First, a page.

2.2 Creating your spreadsheet
TABLE OF CONTENTS
- 2.2.1 Getting started with spreadsheets
- 2.2.2 The different types of data
- 2.2.3 Managing spreadsheet columns and rows
- 2.2.4 Using simple formulas
2.2.1 Getting started with spreadsheets
To begin with, here are some general recommendations:
- As far as possible, organize your data into a single database with adjacent columns and rows. Start a new database in the upper left corner of the spreadsheet and complete it by descending towards to the bottom of the sheet, rather than across it.
- When building your database, don’t skip rows or columns just to “space out” the information.
- Reserve an empty column to the left of the database for column headers.
- Reserve an empty row at the top of the table for column headers.
2.2.2 The different types of data
Excel classifies the database observations entered into the spreadsheet into 3 categories: Text, Value, or Formula.
- Formula: The software calculates it immediately and then displays the result in the cell.
- Text: This type of data is automatically left-aligned. If the text is longer than the cell, it overflows onto the cell(s) to the right, as long as the cells are empty. In practice, most text entries (also called headings) are combinations of letters and punctuations, or letters and numbers
- Value: A value is always right-aligned. If it is too large to fit in the cell, Excel automatically converts it to scientific notation.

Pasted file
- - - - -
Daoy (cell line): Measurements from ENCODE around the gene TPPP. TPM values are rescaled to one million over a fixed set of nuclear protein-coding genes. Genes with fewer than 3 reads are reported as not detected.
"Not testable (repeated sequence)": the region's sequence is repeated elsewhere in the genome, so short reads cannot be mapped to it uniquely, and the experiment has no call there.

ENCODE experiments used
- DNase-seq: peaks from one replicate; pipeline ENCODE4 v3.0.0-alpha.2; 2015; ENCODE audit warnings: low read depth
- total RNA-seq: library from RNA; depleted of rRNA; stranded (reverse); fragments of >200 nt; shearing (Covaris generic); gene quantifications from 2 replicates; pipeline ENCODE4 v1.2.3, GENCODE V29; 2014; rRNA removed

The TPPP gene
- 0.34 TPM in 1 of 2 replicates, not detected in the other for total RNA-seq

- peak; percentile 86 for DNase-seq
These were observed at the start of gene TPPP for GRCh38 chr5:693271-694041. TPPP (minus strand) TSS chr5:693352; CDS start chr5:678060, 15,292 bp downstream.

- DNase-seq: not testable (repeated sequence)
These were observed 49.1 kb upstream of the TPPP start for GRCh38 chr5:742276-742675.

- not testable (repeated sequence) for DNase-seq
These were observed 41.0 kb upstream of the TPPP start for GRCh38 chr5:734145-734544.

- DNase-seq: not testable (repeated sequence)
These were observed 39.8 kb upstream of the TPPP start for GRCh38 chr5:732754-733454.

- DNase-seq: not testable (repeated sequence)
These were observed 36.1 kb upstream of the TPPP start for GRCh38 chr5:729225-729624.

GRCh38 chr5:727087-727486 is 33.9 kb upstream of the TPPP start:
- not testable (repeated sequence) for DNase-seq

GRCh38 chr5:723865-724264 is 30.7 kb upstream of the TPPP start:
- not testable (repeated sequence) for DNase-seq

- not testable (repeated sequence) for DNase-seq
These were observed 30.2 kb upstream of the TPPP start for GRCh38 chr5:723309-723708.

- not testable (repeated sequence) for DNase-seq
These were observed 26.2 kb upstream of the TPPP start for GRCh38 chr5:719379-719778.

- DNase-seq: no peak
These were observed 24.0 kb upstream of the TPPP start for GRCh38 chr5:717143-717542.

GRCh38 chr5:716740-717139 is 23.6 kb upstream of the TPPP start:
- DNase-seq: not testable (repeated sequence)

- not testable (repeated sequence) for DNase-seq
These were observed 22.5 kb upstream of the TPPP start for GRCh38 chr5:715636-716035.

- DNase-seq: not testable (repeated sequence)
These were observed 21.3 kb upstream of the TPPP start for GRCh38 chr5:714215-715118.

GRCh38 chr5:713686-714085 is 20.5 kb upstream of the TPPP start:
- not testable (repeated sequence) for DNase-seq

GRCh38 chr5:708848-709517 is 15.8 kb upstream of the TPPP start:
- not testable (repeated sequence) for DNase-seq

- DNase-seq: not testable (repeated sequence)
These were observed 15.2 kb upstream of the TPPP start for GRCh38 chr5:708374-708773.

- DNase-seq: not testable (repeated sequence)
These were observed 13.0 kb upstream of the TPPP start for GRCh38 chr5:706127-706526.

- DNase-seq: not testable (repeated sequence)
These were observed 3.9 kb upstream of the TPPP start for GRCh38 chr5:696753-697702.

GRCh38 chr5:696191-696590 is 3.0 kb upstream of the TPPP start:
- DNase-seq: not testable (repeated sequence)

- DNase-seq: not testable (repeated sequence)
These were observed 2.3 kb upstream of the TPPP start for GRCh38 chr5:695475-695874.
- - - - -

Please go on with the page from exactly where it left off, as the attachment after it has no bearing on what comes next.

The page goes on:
2.2.3 Managing spreadsheet columns and rows
You can add columns or rows to your existing database. For example, to add a column after the first column in your database, simply place the cursor in the column to the right of the column you want to add, click in one of the cells in that column, and then select Insert, followed by Entire column. The new column is added to the left.
To delete a column (or row) from the database, simply right-click on one of the cells belonging to the column (row) you want to delete, then select Delete, then select Entire column (Entire row).
2.2.4 Using simple formulas
When the formula has been correctly formulated, it returns the desired result as soon as it is validated. Subsequently, it will react in real time to all of the changes made to the cells on which it depends.
By starting with the =
( equals ) sign, you are letting Excel know that what you are entering is a formula – and not text or value. It precedes all formulas, even the most elementary ones, such as SUM or MEAN.
See Section 4 on data analysis.
Other simple formulas are based on a series of values or cell references containing values. These are separated by one or more of the following mathematical operators:
Mathematical operator | Meaning |
---|---|
+ |
Addition |
- |
Subtraction |
* |
Multiplication |
/ |
Division |
^ |
Exponentiation |
For example, to create a formula in cell C2 that multiplies the value in cell B2, you would type the following formula: =A2* B2.
Example | Instructions |
---|---|
To enter this formula in cell C2, follow these steps : 1. Click on cell C2, 2. Enter the whole formula =A2*B2 in the cell, 3. Press the Enter key. |
Some data collection tools store data related to multiple choice questions in a single cell. In this case, the data must be distributed in separate cells on the same line. The data below illustrates this situation: The waterTreatmentMethod variable combines all of the answers within a single cell.
After validating the formula =A2*B2 in cell C2, Excel displays the result according to the values currently contained in cells A2 and B2. The great strength of the spreadsheet lies in the possibility of recalculating the formula immediately and automatically, as soon as one of the cells dependent on a formula is changed.